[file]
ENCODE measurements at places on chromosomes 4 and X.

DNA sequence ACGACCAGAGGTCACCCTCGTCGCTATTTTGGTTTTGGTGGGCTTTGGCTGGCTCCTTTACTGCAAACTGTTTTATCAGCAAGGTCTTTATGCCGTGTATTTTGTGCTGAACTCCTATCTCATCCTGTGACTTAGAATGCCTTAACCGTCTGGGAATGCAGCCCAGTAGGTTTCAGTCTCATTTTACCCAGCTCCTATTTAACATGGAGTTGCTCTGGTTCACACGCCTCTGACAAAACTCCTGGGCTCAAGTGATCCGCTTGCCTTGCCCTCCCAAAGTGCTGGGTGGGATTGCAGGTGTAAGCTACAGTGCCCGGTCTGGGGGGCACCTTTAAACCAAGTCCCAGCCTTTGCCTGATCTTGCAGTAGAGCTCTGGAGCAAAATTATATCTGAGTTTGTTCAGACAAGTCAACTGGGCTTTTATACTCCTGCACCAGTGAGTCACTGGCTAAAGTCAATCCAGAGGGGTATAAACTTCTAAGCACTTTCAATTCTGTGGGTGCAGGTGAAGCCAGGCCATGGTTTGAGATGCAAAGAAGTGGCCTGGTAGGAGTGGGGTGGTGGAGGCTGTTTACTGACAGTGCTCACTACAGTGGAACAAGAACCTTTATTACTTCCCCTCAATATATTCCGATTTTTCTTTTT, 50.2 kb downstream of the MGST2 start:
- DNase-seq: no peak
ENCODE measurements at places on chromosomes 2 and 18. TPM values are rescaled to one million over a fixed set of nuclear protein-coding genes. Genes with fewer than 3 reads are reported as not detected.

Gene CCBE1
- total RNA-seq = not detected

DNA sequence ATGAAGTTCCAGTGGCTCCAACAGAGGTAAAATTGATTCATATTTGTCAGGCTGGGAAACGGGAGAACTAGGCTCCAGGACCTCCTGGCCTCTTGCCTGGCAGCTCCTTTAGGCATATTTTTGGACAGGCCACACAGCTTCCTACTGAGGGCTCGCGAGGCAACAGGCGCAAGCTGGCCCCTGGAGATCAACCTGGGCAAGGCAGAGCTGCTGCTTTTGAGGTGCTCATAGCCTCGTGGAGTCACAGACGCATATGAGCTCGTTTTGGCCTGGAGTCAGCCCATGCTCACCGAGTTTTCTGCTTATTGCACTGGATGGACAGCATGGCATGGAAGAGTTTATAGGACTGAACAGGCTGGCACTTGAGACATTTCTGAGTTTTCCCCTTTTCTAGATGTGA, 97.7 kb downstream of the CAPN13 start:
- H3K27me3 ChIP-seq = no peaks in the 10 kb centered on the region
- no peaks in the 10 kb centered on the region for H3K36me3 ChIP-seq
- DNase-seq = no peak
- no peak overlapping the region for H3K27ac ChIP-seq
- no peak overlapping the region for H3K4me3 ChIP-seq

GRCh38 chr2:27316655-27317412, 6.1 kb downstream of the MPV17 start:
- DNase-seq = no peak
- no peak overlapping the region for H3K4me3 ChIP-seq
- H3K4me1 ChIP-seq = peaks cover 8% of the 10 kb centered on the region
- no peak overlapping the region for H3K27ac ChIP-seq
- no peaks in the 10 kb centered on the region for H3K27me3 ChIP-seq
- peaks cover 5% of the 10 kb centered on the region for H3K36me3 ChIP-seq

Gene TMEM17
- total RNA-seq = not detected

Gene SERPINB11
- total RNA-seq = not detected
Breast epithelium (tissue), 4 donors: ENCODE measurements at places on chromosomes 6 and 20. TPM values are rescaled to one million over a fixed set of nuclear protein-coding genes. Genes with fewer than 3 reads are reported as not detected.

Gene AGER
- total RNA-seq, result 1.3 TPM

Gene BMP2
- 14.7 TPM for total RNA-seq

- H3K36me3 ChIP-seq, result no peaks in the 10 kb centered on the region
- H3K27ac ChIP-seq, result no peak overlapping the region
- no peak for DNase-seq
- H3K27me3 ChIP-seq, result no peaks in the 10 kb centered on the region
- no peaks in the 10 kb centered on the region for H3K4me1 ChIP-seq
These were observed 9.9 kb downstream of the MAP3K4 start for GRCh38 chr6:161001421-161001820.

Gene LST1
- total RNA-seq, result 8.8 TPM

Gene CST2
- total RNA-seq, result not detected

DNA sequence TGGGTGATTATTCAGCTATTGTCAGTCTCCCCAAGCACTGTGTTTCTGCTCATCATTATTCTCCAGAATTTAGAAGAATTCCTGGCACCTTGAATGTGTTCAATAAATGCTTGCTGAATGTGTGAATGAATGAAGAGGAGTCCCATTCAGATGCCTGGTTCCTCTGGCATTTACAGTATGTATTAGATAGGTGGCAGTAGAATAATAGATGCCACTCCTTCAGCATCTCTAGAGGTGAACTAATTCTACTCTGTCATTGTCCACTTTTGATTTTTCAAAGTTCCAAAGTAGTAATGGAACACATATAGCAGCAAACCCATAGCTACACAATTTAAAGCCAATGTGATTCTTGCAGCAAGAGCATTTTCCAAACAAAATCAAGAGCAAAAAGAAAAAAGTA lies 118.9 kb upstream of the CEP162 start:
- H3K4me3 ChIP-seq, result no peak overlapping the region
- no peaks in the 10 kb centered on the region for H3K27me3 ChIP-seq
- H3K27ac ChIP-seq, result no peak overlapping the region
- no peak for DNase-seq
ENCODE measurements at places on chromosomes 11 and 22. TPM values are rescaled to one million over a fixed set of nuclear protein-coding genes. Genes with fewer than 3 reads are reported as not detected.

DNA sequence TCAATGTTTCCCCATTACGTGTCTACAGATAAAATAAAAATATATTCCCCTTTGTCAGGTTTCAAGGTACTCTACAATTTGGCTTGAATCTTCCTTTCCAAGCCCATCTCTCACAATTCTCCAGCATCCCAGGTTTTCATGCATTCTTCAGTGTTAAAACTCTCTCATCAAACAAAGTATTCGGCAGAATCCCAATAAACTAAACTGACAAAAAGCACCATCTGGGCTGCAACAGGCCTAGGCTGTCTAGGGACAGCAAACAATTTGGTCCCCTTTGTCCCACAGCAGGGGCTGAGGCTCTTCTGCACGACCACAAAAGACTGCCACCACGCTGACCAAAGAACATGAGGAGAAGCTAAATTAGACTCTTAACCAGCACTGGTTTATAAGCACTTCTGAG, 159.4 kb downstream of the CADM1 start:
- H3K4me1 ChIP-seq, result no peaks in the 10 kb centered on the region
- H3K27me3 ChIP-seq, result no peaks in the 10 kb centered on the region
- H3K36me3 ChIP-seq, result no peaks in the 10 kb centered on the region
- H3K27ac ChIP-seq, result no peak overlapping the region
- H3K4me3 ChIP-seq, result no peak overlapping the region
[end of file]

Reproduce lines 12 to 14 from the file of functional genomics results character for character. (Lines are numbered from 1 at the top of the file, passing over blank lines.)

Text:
- no peak overlapping the region for H3K4me3 ChIP-seq

GRCh38 chr2:27316655-27317412, 6.1 kb downstream of the MPV17 start:
- DNase-seq = no peak